But that doesn't mean that OSR stuff need be played using a TSR-D&D inspired 'class and level' system, does it? Now, I am a MASSIVE fan of the TSR-D&D game engine, so why might I want to use a different system? Depends on the mood and circumstances. Perhaps I want a crunchier, grittier game - in my stable of RPGs that'd involve using a BRP-based game or WFRP. Perhaps I have fewer players and want a game that can sidestep the expectation that the adventuring unit is a party with a spread a classes - in which case, as well as the above, my shelves might suggest Advanced Fighting Fantasy or perhaps even Barbarians of Lemuria. Perhaps the nature of our gaming group means that the slow level progression of TSR-D&D, or conversely, issues of substantial power increases as PCs move through the levels means that we need something with a flatter 'power curve'. Or perhaps, as GM, I just want to try out some nifty game system that isn't particularly new, but is new to me - such as Fate, PDQ, or Heroquest.


But I want to have my cake and eat it, obviously.


Now, I've run TSR-D&D/OSR material with only light adaptation using BRP (Magic World, in particular) and AFF. I know that people run 'Expert' tier (levels 4-12) D&D modules using Barbarians of Lemuria. I know that there is an amazingly thorough adaptation of Night's Dark Terror to WFRP1e over at Awesome Lies. So I know using OSR material with other systems can be done successfully: I've done this with some success, I know that you've done it with some success. But I would love to hear what people have done in this vein - what systems have you used, how did this change the game at the table, what worked, what failed, and how successful have been your attempts to use systems that diverge from the 'trad' assumptions within which I have almost exclusively gamed?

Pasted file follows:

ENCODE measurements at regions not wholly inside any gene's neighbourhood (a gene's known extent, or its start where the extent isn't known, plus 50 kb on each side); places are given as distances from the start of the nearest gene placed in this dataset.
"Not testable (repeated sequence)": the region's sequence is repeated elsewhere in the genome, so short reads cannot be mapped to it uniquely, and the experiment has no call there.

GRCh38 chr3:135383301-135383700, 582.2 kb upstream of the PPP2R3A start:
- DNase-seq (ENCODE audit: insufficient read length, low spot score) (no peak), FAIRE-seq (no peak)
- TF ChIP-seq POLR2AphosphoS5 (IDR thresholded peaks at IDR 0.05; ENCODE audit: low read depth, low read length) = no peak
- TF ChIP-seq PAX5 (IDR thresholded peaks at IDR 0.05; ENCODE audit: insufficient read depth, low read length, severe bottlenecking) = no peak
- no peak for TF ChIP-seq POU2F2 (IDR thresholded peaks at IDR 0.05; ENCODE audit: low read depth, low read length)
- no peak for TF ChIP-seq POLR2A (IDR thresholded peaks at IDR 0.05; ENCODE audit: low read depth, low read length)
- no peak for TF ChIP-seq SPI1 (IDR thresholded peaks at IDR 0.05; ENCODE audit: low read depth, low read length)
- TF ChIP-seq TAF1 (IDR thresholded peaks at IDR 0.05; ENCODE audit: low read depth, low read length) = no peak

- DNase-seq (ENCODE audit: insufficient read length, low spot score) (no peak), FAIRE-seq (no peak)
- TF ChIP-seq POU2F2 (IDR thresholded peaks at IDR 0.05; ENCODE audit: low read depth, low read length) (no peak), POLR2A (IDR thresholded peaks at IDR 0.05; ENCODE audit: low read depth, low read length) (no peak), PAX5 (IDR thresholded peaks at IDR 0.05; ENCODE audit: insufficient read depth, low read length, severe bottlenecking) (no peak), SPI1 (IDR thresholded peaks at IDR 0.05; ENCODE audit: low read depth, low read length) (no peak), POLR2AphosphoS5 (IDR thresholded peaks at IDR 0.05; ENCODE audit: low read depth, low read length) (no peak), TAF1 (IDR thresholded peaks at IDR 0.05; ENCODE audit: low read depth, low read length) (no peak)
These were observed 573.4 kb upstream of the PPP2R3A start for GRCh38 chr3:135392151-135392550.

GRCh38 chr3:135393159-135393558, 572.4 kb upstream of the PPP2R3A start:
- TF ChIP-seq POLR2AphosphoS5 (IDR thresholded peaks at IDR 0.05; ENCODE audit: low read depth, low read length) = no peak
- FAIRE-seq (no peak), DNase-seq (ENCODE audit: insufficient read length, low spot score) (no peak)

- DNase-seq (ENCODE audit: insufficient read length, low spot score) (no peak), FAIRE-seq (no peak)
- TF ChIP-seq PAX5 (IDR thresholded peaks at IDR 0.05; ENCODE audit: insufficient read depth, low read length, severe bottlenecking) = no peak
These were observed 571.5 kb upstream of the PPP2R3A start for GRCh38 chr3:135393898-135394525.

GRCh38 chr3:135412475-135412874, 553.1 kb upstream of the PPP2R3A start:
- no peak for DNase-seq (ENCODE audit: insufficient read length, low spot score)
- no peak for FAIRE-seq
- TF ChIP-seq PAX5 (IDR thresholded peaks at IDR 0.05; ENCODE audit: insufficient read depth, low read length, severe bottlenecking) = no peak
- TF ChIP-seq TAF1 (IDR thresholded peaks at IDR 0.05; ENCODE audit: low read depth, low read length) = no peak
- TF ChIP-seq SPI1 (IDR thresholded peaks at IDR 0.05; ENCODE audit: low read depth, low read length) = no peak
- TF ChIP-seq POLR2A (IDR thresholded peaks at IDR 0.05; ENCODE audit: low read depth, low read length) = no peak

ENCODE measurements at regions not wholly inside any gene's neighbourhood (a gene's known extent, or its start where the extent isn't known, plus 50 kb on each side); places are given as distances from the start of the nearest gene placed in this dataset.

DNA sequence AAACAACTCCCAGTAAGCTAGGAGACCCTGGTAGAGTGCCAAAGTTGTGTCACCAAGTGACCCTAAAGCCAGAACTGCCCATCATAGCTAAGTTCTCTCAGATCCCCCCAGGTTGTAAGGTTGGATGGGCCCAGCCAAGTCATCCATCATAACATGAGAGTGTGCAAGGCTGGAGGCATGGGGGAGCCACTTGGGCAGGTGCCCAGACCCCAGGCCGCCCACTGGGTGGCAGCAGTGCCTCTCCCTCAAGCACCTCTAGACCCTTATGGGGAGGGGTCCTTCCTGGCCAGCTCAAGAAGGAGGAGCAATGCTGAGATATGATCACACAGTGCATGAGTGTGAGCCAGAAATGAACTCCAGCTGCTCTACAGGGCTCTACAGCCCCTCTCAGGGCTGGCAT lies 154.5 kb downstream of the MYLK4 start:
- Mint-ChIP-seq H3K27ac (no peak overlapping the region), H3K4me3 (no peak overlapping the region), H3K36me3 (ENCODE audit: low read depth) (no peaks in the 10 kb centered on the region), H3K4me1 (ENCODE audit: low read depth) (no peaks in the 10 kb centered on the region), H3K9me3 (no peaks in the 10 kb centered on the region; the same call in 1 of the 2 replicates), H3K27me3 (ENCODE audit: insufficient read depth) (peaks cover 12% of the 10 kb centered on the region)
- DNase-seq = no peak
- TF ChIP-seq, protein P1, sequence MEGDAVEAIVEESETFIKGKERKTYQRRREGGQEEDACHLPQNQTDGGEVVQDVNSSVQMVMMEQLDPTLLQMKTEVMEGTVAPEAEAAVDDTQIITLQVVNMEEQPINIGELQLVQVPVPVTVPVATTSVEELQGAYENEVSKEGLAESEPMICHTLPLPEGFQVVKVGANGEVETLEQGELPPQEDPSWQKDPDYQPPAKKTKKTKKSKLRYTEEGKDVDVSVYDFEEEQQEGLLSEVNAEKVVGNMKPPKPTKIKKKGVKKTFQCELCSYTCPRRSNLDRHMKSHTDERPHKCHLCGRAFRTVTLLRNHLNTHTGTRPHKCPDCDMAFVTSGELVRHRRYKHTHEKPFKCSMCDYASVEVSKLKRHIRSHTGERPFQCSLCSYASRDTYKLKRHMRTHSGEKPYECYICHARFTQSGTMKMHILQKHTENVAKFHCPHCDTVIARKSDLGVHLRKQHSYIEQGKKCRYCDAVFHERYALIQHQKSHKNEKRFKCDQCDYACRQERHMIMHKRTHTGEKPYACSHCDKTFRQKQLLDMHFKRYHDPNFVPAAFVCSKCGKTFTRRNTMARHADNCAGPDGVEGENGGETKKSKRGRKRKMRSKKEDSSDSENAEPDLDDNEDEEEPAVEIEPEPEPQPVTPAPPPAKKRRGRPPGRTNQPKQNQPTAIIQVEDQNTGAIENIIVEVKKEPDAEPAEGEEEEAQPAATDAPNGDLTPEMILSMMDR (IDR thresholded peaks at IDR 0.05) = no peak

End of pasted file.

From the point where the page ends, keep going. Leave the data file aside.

Friday, 25 January 2019

The Grog Pod


Found in my 'Draft' folder - this is probably about two years old:

"For the past few months I've been 'commuting' by train or car between my new home in Yorkshire and Cardiff, where I work. Until next week, at least...

Anyway, the long drives have given me the opportunity to listen to a few podcasts, something that I hadn't really done before. One that I've found particularly fun has been The Grognard Files,"